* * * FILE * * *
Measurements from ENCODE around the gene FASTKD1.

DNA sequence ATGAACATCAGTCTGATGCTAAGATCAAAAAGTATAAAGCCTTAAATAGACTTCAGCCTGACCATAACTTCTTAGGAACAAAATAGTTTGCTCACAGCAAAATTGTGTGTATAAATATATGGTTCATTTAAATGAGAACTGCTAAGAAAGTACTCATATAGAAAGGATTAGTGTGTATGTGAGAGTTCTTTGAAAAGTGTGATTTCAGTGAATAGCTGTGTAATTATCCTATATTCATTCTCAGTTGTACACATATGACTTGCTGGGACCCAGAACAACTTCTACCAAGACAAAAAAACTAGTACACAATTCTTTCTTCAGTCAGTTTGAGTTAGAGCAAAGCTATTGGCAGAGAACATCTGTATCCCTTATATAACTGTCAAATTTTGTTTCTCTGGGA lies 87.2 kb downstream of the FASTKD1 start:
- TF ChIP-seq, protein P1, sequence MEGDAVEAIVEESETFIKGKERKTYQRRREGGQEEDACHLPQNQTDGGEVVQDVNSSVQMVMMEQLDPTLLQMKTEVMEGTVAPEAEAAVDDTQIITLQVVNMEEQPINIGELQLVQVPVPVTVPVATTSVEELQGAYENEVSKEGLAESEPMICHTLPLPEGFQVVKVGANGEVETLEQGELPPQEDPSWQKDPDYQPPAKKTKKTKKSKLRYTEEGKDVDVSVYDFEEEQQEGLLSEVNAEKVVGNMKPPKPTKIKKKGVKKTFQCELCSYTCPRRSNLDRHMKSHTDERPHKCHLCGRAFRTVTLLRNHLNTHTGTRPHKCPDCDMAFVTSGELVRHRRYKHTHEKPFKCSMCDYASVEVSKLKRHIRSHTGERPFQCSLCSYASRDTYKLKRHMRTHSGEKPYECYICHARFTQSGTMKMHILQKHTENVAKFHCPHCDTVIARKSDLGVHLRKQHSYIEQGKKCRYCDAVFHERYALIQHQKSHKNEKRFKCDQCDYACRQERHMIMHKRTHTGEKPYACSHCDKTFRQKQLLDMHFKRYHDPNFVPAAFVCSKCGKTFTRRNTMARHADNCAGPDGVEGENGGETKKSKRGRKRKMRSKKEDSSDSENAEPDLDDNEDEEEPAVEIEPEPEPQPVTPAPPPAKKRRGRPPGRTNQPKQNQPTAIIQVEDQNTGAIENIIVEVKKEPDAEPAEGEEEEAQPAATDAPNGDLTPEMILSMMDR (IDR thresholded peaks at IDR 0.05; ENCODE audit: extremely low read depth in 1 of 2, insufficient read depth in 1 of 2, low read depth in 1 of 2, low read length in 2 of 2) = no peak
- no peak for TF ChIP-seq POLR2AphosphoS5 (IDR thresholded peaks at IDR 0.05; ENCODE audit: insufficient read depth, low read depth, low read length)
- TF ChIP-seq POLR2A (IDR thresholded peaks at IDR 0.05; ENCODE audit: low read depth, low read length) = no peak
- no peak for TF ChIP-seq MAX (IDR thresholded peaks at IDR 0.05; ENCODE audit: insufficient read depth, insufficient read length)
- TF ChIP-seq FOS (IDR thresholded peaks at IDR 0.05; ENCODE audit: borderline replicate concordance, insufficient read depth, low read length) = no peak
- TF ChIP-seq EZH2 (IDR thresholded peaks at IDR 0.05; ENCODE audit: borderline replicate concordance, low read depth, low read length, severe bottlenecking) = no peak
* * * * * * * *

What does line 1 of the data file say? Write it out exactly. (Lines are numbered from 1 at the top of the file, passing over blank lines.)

Measurements from ENCODE around the gene FASTKD1.